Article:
Any diabetic will tell you that there has to be a better way than doing finger pricks for blood glucose testing. Researchers at Brown University may have developed a new sensor that would allow instead the sampling of saliva for glucose testing. The sensor relies on plasmonic interferometry, a light-based way of detecting chemical compounds, and a dual-enzyme assay that work as a dye to mark glucose.
The researched dubbed their sensor as “plasmonic cuvette” and believe that it can identify a variety of interesting biomolecules within complex solutions such as bodily fluids. Of course blood-free glucose sensing is a Holy Grail of medicine and we’re glad to see that there’s a real possibility of saliva-powered glucometers hitting the market in the not too distant future.
Some details about the new device according to the study abstract in Nanophotonics:
The sensor, coined a “plasmonic cuvette,” is built around a nano-scale groove-slit-groove (GSG) plasmonic interferometer coupled to an Amplex–red/Glucose–oxidase/Glucose (AR/GOx/Glucose) assay. The proposed device is highly sensitive, with a measured intensity change of 1.7×105%/m (i.e., one order of magnitude more sensitive than without assay) and highly specific for glucose sensing in picoliter volumes, across the physiological range of glucose concentrations found in human saliva (20–240 μm). Real-time glucose monitoring in saliva is achieved by performing a detailed study of the underlying enzyme-driven reactions to determine and tune the effective rate constants in order to reduce the overall assay reaction time to ∼2 min.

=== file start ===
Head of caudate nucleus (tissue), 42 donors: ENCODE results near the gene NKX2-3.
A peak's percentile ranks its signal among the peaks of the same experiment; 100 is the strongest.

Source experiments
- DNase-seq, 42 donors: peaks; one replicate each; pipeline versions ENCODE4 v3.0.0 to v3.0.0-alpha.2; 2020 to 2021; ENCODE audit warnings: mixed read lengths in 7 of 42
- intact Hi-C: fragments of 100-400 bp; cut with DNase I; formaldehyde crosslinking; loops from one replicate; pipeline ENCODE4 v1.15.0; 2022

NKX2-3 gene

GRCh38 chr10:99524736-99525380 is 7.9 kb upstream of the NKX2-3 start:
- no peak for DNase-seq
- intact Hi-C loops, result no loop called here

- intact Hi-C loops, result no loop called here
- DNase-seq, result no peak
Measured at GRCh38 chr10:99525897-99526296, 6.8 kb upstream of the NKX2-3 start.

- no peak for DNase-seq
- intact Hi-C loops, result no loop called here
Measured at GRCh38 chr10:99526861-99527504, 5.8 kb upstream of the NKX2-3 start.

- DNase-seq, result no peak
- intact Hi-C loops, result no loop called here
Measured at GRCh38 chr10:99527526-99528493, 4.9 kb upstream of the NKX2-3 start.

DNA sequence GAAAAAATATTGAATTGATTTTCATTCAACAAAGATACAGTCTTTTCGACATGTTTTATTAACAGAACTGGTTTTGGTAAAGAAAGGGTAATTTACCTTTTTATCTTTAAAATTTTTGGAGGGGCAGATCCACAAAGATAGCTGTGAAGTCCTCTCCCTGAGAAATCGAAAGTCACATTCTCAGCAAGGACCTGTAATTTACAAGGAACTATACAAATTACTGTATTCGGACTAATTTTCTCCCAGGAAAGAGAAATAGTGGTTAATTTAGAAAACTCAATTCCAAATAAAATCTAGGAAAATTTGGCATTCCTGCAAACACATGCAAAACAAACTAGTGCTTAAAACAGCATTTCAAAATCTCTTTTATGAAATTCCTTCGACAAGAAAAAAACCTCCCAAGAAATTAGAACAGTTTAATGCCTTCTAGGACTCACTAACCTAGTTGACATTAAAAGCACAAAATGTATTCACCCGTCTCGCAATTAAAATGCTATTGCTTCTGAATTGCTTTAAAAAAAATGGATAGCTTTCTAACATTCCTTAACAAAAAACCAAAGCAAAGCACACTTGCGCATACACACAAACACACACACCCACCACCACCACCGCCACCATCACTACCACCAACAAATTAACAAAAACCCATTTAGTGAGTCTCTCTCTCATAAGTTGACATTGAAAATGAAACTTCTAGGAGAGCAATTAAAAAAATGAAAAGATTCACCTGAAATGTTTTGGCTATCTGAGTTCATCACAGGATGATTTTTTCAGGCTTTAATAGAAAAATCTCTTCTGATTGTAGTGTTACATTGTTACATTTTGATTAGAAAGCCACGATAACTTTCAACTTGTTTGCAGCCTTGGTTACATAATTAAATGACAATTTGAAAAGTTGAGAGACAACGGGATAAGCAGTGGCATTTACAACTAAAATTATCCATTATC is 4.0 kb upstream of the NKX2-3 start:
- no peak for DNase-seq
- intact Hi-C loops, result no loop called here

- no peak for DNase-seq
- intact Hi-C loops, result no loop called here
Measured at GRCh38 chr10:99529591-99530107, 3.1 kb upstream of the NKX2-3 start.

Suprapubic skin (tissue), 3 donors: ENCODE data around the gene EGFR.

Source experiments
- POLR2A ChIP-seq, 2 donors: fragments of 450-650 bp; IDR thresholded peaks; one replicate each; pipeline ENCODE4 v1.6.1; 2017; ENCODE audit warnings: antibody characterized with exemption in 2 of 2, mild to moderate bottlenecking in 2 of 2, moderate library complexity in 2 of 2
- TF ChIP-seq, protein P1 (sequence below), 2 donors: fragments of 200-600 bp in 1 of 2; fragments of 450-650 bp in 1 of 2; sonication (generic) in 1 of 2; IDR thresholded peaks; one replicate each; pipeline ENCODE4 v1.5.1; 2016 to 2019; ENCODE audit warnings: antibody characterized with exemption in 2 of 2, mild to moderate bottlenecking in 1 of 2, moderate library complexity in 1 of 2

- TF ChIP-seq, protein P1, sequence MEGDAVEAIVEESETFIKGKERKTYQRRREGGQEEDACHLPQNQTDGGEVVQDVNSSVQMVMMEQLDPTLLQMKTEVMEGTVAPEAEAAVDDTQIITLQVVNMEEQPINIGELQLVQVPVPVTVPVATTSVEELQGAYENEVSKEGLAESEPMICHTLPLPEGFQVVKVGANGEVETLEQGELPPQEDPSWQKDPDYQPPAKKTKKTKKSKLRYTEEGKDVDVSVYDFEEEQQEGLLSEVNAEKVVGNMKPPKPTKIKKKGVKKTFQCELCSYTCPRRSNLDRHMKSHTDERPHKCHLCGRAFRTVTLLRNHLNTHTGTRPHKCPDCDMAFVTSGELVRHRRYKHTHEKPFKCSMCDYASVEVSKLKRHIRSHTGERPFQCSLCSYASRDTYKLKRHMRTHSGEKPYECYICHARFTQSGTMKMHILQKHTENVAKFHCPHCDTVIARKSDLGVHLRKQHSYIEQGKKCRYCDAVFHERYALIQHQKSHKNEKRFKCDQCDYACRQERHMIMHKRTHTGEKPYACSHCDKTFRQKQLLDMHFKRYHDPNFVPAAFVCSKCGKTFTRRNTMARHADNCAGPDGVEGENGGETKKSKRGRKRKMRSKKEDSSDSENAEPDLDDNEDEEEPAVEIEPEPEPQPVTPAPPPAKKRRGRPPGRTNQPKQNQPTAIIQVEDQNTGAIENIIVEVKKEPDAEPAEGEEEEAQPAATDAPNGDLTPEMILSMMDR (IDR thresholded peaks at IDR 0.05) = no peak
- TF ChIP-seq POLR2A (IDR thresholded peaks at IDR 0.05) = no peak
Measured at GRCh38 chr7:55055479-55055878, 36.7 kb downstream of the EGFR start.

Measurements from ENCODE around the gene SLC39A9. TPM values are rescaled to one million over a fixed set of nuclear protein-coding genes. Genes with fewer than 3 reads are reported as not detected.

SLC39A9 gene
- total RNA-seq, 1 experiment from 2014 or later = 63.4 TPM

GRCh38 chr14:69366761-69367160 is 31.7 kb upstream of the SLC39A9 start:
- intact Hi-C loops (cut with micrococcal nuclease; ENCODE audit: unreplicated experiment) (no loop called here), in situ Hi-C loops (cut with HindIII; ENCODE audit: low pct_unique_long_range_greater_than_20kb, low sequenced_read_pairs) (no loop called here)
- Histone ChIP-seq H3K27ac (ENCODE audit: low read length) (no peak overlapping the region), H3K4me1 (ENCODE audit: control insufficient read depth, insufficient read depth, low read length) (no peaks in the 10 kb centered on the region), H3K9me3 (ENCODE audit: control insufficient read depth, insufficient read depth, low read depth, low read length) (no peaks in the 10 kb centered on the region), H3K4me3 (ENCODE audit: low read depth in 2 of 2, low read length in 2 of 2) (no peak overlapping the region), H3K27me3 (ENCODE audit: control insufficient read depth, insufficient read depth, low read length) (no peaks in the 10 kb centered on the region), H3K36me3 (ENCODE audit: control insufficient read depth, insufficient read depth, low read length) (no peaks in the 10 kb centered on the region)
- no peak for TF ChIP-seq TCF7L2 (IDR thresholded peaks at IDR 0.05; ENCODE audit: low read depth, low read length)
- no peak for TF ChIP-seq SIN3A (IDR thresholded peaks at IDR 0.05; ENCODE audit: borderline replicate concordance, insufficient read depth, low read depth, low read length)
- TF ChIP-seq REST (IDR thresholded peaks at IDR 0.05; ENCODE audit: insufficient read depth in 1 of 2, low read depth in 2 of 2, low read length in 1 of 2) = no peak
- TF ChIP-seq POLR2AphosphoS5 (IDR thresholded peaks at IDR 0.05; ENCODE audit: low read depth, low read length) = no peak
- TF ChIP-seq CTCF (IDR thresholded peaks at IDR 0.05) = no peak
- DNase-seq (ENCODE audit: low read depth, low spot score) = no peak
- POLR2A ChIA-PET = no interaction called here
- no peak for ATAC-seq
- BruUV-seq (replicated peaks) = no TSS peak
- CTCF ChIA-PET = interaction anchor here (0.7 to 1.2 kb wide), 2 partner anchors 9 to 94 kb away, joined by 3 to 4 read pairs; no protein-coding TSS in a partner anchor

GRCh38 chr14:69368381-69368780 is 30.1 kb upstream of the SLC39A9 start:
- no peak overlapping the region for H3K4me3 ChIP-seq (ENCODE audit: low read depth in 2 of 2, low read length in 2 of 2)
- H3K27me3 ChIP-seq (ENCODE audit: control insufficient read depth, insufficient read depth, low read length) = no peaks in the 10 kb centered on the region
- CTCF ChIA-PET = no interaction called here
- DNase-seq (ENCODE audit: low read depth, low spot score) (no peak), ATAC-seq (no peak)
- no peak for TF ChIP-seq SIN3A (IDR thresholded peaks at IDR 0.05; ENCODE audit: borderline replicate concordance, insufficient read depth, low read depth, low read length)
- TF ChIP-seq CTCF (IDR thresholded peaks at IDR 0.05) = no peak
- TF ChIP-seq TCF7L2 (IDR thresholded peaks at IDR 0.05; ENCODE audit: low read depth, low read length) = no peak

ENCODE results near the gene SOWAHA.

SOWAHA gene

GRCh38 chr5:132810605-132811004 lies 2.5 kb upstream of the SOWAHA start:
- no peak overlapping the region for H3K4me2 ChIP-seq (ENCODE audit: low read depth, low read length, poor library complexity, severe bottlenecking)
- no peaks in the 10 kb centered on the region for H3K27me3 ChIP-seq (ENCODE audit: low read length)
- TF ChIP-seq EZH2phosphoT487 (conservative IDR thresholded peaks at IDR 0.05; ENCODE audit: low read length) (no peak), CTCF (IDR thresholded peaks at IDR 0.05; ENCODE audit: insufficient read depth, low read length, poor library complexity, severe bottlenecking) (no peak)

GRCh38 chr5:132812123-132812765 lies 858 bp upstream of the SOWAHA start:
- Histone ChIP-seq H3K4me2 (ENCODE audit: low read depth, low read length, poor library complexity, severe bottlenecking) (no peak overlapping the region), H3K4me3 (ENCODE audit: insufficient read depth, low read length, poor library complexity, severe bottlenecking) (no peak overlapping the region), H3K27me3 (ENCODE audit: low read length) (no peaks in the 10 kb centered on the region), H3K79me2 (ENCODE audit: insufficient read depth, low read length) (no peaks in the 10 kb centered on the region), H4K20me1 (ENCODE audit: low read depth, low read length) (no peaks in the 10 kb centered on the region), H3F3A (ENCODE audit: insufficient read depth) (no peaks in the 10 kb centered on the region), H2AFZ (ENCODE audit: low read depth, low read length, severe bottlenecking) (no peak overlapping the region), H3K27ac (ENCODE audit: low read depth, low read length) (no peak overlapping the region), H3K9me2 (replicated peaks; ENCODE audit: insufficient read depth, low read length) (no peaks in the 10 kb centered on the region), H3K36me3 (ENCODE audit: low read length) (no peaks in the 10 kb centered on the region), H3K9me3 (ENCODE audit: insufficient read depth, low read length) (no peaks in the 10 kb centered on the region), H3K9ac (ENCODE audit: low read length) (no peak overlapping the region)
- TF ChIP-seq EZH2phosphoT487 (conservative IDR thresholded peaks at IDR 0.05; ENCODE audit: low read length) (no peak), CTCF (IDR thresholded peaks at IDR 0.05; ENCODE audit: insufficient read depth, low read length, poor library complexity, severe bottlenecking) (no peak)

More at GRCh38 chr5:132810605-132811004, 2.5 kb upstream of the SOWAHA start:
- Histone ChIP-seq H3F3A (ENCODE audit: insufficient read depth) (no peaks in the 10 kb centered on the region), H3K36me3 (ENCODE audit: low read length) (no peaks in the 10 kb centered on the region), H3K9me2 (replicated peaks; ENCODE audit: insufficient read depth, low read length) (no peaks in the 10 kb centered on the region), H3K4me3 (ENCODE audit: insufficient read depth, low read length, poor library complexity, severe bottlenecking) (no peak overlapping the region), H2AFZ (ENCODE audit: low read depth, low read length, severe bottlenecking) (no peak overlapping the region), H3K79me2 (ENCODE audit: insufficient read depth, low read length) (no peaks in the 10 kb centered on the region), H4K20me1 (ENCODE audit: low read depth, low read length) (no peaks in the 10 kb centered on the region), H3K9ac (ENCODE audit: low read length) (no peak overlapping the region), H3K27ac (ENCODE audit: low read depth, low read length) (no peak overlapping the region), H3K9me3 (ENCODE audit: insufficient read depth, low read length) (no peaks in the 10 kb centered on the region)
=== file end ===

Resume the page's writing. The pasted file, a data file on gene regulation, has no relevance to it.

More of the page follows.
Study in Nanophotonics: A “plasmonic cuvette”: dye chemistry coupled to plasmonic interferometry for glucose sensing